For example, maintaining your physical health is important, but it might not have the same urgency as a project deadline with a set due date. So take the time here to add times to go to the gym into your Calendar. This will help you ensure that you’re making time for your physical health without letting it become a stressful endeavor.
You can use this quadrant to schedule more intentional time with your family, time to pursue a personal hobby, or even read a leisurely book to unwind in the afternoons.
Quadrant 3: Delegate
Some tasks are urgent but not quite as important as those tasks that fill up quadrant number one. These are the tasks that you should delegate if possible to someone else. For those in a leadership capacity, this is a particularly important quadrant to focus on. Many leaders can get so wrapped up in the details that they spend too much time cramming quadrant one when they could be pushing some tasks off into quadrant three.
Just think about the types of assignments you would pass on to an assistant or a department lead. For example, scheduling appointments in your Calendar might be urgent, but won’t be as important as the meeting you’re on your way to attend. The responsibility of scheduling can be delegated to a secretary instead.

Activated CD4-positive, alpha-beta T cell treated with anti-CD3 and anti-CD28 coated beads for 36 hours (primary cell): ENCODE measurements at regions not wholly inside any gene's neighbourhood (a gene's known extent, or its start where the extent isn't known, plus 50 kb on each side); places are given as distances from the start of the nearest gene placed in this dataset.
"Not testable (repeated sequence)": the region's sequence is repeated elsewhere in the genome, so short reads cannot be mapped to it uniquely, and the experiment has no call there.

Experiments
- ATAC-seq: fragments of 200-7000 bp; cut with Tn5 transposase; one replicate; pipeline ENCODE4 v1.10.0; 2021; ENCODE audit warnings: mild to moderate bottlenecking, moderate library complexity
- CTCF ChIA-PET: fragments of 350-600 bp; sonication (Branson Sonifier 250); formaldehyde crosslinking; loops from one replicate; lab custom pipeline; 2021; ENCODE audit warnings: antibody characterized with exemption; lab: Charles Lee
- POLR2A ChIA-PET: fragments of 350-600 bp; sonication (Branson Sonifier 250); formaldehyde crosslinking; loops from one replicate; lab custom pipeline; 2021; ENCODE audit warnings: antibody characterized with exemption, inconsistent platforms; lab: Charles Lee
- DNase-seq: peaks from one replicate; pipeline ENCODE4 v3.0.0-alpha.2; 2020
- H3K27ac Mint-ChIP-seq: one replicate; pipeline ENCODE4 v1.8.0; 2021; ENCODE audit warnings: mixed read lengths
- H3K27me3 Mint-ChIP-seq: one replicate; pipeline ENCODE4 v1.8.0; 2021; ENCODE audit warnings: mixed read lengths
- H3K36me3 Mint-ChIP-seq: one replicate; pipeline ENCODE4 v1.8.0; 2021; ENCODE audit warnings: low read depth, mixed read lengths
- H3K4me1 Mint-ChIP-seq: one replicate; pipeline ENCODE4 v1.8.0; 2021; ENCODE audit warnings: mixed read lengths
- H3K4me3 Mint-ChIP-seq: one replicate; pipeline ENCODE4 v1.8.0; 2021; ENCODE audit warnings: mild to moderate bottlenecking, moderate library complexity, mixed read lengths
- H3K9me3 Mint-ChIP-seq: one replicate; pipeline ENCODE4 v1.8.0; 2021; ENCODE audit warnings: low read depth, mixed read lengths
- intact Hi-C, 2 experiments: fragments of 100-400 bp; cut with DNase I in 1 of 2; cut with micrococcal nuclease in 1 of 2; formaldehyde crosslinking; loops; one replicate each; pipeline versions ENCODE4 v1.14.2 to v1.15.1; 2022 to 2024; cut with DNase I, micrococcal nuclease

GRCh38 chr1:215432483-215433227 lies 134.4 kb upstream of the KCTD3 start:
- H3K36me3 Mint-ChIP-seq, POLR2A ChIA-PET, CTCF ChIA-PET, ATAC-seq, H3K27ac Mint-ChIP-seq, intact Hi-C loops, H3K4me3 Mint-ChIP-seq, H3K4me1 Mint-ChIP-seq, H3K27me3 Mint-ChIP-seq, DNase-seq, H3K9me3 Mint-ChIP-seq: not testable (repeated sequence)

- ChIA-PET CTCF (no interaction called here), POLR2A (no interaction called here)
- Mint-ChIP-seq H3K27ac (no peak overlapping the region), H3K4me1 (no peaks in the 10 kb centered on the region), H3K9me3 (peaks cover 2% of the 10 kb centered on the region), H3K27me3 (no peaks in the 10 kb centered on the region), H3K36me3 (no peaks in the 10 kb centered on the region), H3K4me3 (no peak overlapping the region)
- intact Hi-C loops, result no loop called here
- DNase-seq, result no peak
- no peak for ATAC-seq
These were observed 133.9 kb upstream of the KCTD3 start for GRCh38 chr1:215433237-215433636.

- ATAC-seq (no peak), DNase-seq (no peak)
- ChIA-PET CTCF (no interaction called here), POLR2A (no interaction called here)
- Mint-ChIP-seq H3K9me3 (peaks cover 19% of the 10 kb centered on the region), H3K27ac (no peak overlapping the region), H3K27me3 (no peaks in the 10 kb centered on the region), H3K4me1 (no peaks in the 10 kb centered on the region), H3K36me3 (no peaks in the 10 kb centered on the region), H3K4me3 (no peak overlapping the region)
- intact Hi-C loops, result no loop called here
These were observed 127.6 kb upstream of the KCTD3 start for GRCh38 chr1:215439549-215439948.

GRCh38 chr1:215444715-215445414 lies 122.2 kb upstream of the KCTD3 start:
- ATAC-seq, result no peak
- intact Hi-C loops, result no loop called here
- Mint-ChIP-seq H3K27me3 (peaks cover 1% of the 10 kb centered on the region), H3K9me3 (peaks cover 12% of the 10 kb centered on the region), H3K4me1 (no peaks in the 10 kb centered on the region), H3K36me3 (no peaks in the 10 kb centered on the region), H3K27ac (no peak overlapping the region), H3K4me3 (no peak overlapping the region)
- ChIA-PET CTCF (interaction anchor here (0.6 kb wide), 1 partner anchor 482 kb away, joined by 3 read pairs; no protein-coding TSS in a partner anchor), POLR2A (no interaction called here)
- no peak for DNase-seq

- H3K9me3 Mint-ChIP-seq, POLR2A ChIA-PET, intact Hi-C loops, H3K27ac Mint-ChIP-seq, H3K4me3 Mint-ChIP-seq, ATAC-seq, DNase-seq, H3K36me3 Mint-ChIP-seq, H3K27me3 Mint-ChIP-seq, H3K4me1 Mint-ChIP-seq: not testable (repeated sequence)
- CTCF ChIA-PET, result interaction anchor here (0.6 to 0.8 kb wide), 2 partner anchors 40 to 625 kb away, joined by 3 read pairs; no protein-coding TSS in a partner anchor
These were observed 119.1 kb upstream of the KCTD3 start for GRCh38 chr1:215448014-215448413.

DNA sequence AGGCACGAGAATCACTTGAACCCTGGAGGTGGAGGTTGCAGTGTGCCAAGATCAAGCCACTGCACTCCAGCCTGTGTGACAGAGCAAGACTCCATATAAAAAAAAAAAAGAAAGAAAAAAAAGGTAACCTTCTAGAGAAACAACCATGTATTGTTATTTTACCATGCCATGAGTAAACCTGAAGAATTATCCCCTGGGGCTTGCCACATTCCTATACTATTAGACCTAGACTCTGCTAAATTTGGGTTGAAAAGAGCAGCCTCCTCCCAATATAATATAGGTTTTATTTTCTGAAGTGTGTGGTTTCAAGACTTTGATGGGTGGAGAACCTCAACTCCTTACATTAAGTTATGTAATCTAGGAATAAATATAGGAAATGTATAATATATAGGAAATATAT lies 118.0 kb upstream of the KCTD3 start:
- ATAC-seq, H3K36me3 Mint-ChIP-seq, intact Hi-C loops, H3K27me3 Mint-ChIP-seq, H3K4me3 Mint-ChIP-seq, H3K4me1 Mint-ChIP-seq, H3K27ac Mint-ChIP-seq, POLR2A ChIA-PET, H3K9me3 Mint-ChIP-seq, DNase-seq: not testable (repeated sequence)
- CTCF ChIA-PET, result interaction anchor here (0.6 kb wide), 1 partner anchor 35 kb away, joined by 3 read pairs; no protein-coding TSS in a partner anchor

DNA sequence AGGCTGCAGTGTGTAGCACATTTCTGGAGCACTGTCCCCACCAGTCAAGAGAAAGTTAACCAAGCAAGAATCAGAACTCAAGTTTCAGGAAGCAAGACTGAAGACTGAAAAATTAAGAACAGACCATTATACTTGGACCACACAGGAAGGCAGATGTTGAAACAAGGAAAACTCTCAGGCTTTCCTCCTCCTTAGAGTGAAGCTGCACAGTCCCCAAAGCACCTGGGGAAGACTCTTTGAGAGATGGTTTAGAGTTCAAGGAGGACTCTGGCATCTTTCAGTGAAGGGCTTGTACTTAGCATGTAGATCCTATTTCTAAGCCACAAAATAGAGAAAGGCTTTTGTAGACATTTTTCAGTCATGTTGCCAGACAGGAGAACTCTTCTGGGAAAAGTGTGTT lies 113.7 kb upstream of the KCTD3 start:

Quadrant 4: Disregard
Here lies the final quadrant of the Eisenhower Matrix. These tasks are neither urgent nor important and, as such, should be forgotten. Some will call this the ‘don’t do’ section or even the ‘delete’ section, as you have three other quadrants of far more important tasks to worry about first.
Some of these tasks won’t even make it onto your Calendar, such as scrolling through social media or taking a nap. These tasks just aren’t important or urgent in the grand scheme of things, even if they can be enticing. Part of why the Eisenhower Matrix works so well is that it shifts your attention away from these distractions to more productive projects.
Get Started With Your Matrix
Everyone will have a different matrix depending on their occupation, seniority, and choosing to prioritize their own tasks. However, here are a few steps you can take to get started:
List Out Your Tasks